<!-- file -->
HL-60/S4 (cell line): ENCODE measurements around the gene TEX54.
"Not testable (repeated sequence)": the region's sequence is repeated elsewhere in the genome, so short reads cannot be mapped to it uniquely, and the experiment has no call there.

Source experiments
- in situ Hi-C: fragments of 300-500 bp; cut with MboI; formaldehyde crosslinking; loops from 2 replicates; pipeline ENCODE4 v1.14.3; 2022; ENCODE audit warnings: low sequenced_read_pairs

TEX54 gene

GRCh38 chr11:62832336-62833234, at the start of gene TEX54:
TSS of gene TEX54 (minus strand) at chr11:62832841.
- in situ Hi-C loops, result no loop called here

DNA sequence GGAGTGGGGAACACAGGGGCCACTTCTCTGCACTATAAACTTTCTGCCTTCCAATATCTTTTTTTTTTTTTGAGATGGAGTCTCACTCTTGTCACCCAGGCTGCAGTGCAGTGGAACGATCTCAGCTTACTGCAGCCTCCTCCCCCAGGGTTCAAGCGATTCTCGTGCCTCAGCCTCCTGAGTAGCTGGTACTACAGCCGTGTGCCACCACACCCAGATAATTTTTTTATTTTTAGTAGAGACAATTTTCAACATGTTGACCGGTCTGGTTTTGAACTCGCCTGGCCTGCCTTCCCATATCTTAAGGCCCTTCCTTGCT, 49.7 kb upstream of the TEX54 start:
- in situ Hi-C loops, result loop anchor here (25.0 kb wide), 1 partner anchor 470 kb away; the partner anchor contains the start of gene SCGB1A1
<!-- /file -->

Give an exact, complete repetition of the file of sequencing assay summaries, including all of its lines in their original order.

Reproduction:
HL-60/S4 (cell line): ENCODE measurements around the gene TEX54.
"Not testable (repeated sequence)": the region's sequence is repeated elsewhere in the genome, so short reads cannot be mapped to it uniquely, and the experiment has no call there.

Source experiments
- in situ Hi-C: fragments of 300-500 bp; cut with MboI; formaldehyde crosslinking; loops from 2 replicates; pipeline ENCODE4 v1.14.3; 2022; ENCODE audit warnings: low sequenced_read_pairs

TEX54 gene

GRCh38 chr11:62832336-62833234, at the start of gene TEX54:
TSS of gene TEX54 (minus strand) at chr11:62832841.
- in situ Hi-C loops, result no loop called here

DNA sequence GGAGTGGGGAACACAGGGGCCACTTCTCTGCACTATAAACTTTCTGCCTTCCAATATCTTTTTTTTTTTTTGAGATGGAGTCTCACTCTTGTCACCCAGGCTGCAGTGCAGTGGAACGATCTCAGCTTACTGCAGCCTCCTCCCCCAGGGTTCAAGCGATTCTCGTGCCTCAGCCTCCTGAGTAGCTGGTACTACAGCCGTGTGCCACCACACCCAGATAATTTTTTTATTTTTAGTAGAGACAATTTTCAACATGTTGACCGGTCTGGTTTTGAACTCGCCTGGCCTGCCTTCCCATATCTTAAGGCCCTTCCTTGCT, 49.7 kb upstream of the TEX54 start:
- in situ Hi-C loops, result loop anchor here (25.0 kb wide), 1 partner anchor 470 kb away; the partner anchor contains the start of gene SCGB1A1